[Jarrett] recently stumbled upon a class of drawing algorithms called force-directed graphs, which artificially apply forces to the elements. The final graph is then generated by applying the laws of physics and letting the system reach equilibrium. This can often result in a pleasing presentation of things like mind maps and other diagrams without having to hand-place everything. He realized that this approach almost mimics the way he places components when doing a PCB layout. Out of curiosity or intense boredom, we’re not sure which, he decided to implement this in a tool that interacts with KiCad ( see animated GIF below the break ).
He has to ignore certain nets such as power and ground rails, because they distort the result. This simulation treats the nets as springs, and the center of each footprint behaves a charged particle. [Jarrett] added a twist, literally, to the usual implementations — each net pulls on its pin, not the part center, and therefore the chips will both rotate and be pushed around as the system stabilizes.
The results are sometimes quite striking. Useful? Dubious, but maybe!
The project code is up on GitHub, but is very experimental and he is unlikely to carry it further. Among the missing features, the Python code must be tweaked for each different netlist files and other parameters, and there is no way to feed the result back into KiCad. But this is enough for [Jarrett], who only set out to see if the concept was possible. The code is available if anyone wants to try their hand at taking this to the next level.
9 thoughts on “Physics-Controlled Component Auto-Placer”
I had an idea for something just like this about a decade ago. It would be great for auto placement of parts for pcb layout. Unfortunately i didn’t have an open source cad package at the time so I just abandoned the idea.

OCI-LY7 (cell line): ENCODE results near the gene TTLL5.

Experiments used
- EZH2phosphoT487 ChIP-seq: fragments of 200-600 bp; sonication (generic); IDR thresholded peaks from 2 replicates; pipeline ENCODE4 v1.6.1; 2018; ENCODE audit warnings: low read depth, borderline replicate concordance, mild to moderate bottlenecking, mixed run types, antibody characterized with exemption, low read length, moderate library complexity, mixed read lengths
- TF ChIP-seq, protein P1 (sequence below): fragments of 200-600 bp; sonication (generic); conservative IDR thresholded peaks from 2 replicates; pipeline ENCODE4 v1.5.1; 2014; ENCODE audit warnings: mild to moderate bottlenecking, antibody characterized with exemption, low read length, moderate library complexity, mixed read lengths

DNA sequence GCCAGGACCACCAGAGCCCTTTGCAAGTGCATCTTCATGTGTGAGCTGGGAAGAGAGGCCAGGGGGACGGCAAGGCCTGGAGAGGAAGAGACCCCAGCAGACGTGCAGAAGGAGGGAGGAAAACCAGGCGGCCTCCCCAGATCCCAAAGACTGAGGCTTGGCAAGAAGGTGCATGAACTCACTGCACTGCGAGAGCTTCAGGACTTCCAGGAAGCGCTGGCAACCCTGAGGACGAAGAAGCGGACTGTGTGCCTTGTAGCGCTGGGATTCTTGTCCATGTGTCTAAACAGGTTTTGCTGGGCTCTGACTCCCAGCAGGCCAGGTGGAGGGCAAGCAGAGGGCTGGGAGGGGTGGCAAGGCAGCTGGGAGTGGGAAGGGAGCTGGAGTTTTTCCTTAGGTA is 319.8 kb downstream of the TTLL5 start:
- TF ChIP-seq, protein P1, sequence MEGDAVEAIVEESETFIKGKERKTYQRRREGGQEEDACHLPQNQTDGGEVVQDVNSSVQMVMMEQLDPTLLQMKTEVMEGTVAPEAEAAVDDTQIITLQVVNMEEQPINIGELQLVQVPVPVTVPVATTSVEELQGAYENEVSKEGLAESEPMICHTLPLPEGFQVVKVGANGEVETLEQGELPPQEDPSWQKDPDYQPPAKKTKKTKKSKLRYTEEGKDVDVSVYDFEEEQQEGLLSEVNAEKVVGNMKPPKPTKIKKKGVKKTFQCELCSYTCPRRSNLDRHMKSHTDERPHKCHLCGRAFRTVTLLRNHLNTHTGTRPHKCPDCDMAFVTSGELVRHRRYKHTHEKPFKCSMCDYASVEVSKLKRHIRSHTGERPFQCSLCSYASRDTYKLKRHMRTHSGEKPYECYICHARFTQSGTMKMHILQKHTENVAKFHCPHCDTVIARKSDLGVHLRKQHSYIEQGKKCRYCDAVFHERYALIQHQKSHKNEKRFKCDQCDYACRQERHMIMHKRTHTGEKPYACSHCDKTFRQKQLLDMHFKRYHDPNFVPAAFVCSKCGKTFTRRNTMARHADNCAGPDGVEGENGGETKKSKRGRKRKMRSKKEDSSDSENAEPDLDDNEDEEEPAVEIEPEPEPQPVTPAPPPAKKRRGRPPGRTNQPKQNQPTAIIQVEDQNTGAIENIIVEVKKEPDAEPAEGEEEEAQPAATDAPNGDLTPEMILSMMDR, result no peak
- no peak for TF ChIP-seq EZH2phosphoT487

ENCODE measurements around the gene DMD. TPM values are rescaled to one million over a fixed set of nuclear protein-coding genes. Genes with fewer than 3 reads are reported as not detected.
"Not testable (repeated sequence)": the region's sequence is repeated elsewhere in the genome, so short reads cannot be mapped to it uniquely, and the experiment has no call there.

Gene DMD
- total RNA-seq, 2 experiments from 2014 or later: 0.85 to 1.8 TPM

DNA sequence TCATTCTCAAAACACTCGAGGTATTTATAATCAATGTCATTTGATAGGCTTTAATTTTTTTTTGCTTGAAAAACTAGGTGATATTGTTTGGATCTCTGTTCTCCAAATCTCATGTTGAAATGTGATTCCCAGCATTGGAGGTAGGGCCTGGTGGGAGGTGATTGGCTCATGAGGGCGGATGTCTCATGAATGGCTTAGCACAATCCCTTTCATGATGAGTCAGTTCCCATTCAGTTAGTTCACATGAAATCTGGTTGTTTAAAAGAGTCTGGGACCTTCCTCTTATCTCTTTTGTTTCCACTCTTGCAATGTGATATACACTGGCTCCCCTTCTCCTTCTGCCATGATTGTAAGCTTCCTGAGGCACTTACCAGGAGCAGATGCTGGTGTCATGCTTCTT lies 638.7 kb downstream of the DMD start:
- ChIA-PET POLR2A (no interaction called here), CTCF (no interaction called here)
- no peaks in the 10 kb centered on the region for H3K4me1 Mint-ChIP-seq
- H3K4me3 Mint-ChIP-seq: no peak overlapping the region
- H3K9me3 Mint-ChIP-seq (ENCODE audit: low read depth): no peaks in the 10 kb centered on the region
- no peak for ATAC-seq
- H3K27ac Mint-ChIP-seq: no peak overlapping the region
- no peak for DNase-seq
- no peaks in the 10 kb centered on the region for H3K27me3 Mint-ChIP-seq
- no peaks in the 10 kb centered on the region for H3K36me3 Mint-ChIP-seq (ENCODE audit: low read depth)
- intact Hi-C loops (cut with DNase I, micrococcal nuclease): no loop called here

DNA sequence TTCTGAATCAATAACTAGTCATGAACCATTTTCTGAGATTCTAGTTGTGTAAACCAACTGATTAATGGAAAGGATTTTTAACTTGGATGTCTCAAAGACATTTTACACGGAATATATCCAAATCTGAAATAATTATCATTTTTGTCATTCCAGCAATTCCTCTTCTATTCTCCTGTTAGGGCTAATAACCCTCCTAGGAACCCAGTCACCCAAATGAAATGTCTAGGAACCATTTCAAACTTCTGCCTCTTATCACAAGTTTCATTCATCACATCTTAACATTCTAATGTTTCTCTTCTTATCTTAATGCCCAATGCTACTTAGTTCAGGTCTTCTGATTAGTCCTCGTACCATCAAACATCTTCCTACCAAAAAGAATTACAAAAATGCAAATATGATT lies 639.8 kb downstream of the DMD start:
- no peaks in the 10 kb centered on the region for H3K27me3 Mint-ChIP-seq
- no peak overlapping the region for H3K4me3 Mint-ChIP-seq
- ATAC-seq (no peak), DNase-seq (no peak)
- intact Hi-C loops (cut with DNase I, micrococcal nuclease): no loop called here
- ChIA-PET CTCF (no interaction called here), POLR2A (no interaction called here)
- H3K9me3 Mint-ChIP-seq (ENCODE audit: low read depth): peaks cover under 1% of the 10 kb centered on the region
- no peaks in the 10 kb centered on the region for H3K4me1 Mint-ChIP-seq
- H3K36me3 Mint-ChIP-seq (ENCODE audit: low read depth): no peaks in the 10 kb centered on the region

Wow – the fact that you had an idea but done nothing about it except write a comment on an article about someone who did. Imagine how bad it would feel if it had been invention of the electric light bulb?
I feel sorry for those who have sufficiently few ideas to have the time to act on then all.
Did you even think before you typed?
Light bulbs predate online forums by quite a bit and ergo comment sections. Therefore this scenario is impossible.
Also seems a bit snarky.
I had bigger fish to fry at the time. As someone who designed HARDWARE for a living I didn’t have the luxury of dropping everything and creating PCB software from scratch. Light bulbs are rather simple to design/invent in comparison to wireless communication systems.
Haha same! But then to fit 3d objects in another shape (aka 3d bin packing). The idea was to take your objects, throw them in a box (or other shape you need) and just shake the box until you reach equilibrium/optimal space use. Can obviously also be used for sorting/filtering by granular convection/’gravity’. I tried to do this in Openframeworks but never got much past the example files: https://github.com/dennisdebel/pluriform-3d-bin-packing
Interesting. The animations show how the tension in the springs wants to reduce the length of the connections. I wonder what would happen if attraction between ICs was added, to keep them packed together. Or repulsion from the edges to keep them inside some frame.
From the animation, it appears the nets are simply pulled to a minimum length, which isn’t directly useful (from a layout perspective, anyway). The animation also appears to show components with only two connections… all circuits like that will pull themselves into a circle, so I don’t think this was a particularly useful display for the idea.
It would be more interesting to see a real circuit (say, a micro with associated components) fold itself. Power and ground nets would need to be included, though, particularly if power is more than a necessary evil (e.g., what about a motor driver where the power path matters?). If one could link a net’s rules to the spring’s strength (e.g., a high-power FET drain that needs 100mils of copper to the next FET’s source), then we might see some potentially useful layout clustering.
Maybe you could add some dummy “copper pad” components whenever the length of the connection exceeded a certain length, where the size of the copper pad was proportional to power requirements of the connection. This might help with ensuring there is enough room for the routing between the components.
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